14ymedio, Madrid, February 28, 2023 — The Festival of the Cigar was inaugurated this Monday in the Cuban capital with the presence of Miguel Díaz-Canel, who had the peace of mind of being present at one of the few sectors that can boast good figures in Cuba.
The company, Habanos S.A., took the opportunity to show its 2022 revenues, which improved by 2% over the previous year, and totaled 545 million dollars. At today’s exchange that would be 578 million dollars, ten million more than in 2021. Last year, revenues had already grown by 15% compared to 2020, which shows the good health of a product designed exclusively for the foreign sector.
According to the information offered by the company, Spain, France, Germany, China and Switzerland are Habano’s main buyers and consolidate the European market as the first recipient, with 53.7%. It is followed by the Asia-Pacific region, with 19.3%, America (15.3%) and Africa and the Middle East (11.7%).
“These results are the reflection of the perfect combination between the passion that all of us who make up this wonderful Habano business feel and the strength of our brands, which puts the finishing touch on the unique tobacco that grows in this land and that offers unparalleled moments and experiences to fans around the world,” said its presidents Luis Sánchez-Harguindey Pardo de Vera and Maritza Carrillo González, whose appointment took place just a week ago.
The managers held a press conference on Monday in which they presented all kinds of details about the brands, products and points of sale in the world, which already amount to 4,769, almost 10% more than in 2021. They also commented on the main activities of the fair.
At the inauguration was the Minister of Foreign Trade and Foreign Investment, Rodrigo Malmierca, who explained that there are 250 exhibitors from 10 countries (Italy, Hungary, Spain, Panama, Mexico, Costa Rica, Canada, Ecuador and China) in the 6,458 square feet of the exhibition.
“This trade fair will be an ideal framework for technical and commercial exchanges between companies, suppliers and the public who will be able to have access to the exhibition,” Malmierca said. The minister added that 59 of the 70 stalls at the fair are Cuban and show “the varied offer of our country in the field of crafts, cultural and musical production, fashion, tourism, gastronomy and everything related to cigars.”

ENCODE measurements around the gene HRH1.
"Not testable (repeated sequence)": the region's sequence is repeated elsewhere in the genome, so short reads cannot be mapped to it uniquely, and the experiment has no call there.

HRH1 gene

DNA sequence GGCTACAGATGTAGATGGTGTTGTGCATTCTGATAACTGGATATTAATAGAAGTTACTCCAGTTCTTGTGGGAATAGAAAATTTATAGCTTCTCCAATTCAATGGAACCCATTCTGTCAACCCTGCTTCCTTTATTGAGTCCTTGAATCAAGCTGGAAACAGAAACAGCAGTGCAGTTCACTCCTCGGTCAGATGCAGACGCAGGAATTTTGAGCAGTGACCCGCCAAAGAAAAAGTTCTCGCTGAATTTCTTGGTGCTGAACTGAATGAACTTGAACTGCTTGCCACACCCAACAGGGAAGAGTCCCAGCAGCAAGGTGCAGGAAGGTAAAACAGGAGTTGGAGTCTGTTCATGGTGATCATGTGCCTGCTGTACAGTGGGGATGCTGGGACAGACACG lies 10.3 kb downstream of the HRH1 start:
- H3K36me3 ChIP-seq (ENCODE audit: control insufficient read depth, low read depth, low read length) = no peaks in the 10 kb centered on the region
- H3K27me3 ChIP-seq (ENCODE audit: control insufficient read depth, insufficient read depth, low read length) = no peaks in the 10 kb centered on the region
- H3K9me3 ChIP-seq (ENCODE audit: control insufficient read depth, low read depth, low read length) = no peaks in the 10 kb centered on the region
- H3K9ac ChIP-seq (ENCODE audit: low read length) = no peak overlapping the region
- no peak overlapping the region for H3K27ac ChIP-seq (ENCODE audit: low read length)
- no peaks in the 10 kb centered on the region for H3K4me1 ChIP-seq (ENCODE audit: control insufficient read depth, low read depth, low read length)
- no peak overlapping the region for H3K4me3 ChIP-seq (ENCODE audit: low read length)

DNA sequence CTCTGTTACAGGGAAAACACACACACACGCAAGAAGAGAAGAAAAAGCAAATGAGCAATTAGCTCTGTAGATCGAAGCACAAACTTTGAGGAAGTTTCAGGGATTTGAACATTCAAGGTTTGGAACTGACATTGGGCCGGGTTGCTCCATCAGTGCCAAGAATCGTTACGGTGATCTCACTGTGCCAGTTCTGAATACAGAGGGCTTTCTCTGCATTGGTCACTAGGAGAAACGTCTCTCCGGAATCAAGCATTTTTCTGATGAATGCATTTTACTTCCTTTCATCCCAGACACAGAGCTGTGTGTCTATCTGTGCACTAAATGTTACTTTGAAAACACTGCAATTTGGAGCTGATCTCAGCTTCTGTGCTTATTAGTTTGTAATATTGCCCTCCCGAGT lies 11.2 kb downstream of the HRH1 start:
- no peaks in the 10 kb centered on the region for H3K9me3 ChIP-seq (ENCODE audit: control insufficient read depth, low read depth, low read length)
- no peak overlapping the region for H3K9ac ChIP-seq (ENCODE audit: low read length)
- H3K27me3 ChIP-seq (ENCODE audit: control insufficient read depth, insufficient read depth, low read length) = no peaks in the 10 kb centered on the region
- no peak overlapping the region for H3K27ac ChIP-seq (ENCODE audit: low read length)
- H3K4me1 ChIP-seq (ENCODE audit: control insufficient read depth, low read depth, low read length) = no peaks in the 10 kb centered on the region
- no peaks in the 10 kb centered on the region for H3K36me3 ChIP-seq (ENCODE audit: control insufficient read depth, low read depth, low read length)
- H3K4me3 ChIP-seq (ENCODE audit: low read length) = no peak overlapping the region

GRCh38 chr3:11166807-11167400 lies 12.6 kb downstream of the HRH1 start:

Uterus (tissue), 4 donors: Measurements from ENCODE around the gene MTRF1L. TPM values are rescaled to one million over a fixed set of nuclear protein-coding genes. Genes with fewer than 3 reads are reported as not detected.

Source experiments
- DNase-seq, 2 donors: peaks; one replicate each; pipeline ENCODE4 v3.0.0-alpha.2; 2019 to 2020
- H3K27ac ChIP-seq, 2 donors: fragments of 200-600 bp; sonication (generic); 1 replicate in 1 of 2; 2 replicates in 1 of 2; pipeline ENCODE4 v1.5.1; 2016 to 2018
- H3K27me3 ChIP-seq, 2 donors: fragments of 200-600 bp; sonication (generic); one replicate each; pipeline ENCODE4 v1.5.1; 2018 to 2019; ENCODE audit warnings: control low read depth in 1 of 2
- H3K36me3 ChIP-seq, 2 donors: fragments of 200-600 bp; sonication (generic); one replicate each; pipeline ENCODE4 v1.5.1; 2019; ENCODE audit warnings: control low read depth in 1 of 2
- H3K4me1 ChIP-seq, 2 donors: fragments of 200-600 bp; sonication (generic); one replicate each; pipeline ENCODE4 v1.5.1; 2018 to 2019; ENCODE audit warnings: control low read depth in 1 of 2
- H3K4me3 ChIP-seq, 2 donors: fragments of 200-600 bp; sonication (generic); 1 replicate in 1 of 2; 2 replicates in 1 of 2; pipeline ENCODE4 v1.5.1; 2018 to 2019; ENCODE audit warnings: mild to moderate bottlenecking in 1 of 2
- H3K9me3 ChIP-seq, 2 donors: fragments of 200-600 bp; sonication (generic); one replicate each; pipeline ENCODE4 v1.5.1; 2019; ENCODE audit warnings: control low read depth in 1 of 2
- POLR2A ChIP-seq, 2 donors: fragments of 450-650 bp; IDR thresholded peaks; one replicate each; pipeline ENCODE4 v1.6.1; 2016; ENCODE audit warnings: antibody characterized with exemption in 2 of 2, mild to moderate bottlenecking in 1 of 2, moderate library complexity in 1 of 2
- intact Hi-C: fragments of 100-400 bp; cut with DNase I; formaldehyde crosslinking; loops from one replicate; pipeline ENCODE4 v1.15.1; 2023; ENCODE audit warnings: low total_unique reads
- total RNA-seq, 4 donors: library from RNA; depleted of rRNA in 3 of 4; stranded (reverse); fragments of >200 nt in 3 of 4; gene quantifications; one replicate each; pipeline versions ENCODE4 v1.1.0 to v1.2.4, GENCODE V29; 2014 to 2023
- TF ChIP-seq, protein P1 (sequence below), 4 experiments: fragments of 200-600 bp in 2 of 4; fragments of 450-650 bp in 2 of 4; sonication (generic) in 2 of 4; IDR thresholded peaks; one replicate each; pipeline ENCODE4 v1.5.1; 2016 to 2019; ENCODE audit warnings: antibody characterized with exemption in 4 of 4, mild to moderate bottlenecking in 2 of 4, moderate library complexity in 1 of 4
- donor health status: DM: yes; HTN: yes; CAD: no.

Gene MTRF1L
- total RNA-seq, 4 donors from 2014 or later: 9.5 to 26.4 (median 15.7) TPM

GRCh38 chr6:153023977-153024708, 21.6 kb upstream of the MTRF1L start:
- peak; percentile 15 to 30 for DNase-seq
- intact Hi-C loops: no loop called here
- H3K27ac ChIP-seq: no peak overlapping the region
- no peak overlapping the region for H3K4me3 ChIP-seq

But the news was not received with the same enthusiasm by the population. None of the readers of the official press who have commented on the information so far has celebrated the figures, and the vast majority ask that the income be used for the needs of Cubans.
“I would like a percentage of that money to be allocated to the purchase of medicines,” one user asks. “How many everyday problems of ordinary Cubans could be solved with that income?” another continues.
Another reader wonders about the real benefits once the expenses are deducted – “What were the expenses they incurred? That’s what says how profitable it is, economically speaking” – and one more wonders if there are more beneficiaries than the State: “The result is income less expenses. We will have to see what it is and if we don’t have to share part with a foreign partner. It is a ‘Anonymous Company.’ Who is it?”
There are also those who are concerned about the impact on health of tobacco consumption and a user who welcomes with prudent optimism a news that he considers good, but without falling into complacency. “Whatever profits the country is welcome, but don’t forget that we are an underdeveloped country, with a poor economy and also blockaded, and all sectors need oxygen,” he claims.
Among the readers, one points out in disbelief that this is the “more-than-justified moment to compensate tobacco producers in Pinar del Río for their losses in the hurricane.”
Hurricane Ian’s passage in September 2022 devastated 90% of the tobacco warehouses in Pinar del Río, where the leaf is obtained for the prestigious cigars. Tobacco producers told the foreign press that it may take “between eight and ten years” for the province, which produces 65% of the country’s tobacco, to recover.
The Cuban economist residing in Spain, Elías Amor, has analyzed in his blog Cubaeconomía the data and the Festival, which he considers “an event of Castro’s high society, in the most stale style of millionaires and speculators.” The expert points out as a miracle that the tobacco industry has “survived the Revolution” and emphasizes that this demonstrates “what Cuba can and could do in many other areas of trade.”
However, he believes that none of this will benefit the population. “I wish that the exchanges would serve Cuban private companies, guided by the motive of profit and profitability, but the internal blockade of the regime is something else. The worst of all possible things.”
Translated by Regina Anavy
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